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China is developing a super-sensitive radar that can detect the wing-flapping of a mosquito up to 2 kilometres away, according to a senior scientist involved in the government research project.

A prototype of the device is being tested at a defence laboratory at the Beijing Institute of Technology (BIT), said the researcher, who declined to be named as the project involves sensitive technology used in China’s missile defence system.

“Identifying and tracking individual, mosquito-sized targets is no longer science fiction,” he said. “We are actually quite close to bringing this technology out of the laboratory and using it to save lives.”

Mosquitoes have claimed more human lives than all wars combined – their infectious bites still cause more than one million deaths each year, according to the World Health Organisation.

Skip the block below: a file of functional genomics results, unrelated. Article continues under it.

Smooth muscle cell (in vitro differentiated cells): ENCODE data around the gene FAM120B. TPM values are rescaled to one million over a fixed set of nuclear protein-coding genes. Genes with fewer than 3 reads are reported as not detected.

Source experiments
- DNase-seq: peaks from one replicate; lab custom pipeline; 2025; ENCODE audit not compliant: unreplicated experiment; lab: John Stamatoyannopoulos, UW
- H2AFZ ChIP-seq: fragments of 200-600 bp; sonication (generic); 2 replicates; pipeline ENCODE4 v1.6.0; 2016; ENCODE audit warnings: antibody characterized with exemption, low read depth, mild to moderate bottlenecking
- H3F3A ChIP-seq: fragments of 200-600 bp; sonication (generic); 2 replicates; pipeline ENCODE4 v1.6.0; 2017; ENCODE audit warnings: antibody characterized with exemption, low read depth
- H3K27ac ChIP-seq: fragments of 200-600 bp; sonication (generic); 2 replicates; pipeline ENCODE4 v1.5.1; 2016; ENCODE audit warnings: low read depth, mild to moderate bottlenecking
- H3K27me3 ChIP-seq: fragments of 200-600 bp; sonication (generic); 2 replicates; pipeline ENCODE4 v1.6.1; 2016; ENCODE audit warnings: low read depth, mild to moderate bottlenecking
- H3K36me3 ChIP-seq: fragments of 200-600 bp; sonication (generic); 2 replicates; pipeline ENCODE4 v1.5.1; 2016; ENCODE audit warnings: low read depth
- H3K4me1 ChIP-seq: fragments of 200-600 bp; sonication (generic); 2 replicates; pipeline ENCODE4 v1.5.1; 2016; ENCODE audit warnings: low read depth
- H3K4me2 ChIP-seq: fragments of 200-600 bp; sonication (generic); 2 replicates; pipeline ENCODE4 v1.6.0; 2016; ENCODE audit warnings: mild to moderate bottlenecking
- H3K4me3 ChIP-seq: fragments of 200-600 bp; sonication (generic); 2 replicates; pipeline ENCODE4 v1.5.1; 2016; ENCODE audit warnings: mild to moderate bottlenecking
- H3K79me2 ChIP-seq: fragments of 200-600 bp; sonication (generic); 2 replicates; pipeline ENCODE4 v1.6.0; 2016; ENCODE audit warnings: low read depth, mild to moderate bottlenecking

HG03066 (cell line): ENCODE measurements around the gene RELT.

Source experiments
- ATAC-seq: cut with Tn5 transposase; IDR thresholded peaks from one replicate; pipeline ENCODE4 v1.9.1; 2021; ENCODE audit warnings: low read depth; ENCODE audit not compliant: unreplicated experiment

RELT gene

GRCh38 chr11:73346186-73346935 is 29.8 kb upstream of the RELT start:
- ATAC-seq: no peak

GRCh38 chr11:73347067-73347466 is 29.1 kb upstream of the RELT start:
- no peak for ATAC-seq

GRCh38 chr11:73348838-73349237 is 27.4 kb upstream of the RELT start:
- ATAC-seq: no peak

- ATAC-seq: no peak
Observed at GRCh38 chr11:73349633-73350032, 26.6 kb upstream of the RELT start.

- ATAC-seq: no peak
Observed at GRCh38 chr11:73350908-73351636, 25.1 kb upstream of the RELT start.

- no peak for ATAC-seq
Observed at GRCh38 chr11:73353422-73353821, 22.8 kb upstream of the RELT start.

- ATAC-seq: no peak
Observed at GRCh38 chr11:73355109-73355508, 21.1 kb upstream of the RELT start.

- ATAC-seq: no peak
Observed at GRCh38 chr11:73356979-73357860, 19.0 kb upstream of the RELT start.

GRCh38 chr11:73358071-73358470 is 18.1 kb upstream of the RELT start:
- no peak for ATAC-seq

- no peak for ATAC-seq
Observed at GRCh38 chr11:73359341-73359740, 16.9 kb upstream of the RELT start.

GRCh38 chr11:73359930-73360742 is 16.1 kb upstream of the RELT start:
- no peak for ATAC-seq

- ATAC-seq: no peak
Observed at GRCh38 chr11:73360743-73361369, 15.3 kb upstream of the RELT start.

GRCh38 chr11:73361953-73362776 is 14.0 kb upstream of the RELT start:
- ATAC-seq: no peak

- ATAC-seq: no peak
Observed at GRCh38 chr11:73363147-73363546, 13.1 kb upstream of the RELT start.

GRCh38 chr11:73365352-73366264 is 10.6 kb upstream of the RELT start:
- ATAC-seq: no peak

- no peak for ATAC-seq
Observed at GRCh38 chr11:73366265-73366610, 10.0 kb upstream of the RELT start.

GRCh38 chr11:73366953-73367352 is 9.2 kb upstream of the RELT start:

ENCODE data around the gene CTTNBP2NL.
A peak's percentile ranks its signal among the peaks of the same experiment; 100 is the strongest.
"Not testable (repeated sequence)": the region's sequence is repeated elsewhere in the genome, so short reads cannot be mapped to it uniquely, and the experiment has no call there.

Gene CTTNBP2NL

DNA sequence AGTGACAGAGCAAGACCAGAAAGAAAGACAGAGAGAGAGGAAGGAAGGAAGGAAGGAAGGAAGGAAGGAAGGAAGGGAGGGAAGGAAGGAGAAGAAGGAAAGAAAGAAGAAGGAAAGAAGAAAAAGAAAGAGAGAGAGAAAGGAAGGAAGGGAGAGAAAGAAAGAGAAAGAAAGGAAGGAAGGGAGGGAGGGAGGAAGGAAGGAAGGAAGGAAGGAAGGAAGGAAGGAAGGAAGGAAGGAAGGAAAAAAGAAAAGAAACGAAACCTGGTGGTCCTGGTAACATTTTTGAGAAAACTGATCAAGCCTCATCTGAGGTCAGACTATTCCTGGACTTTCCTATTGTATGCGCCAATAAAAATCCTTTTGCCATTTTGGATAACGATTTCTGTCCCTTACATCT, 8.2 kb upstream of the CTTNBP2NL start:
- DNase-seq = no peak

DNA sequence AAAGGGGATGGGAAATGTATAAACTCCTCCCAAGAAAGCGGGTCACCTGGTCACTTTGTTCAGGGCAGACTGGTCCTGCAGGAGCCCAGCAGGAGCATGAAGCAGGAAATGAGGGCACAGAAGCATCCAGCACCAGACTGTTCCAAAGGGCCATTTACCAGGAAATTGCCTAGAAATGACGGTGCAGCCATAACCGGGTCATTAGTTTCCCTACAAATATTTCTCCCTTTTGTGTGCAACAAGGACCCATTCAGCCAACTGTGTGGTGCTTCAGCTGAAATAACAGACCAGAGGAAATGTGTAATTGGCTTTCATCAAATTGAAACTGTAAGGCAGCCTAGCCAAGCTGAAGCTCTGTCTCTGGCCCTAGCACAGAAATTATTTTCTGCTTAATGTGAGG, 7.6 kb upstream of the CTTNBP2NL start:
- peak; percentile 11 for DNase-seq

The insect plays host to a wide range of disease-bearing microorganisms, from malaria to newer viruses such as Zika.

The project is a collaboration between insect behaviourists and scientists from many other disciplines, according to the researcher. By providing a vast amount of data, the radar has the potential to help biologists learn more about the individual and collective behaviour of the pest, which could lead to new strategies to fight the spread of mosquito-borne diseases.

The researcher added that the team had made progress on the existing technology and it could also have military applications, without elaborating. He also declined to say when the first full-sized radar would be completed.


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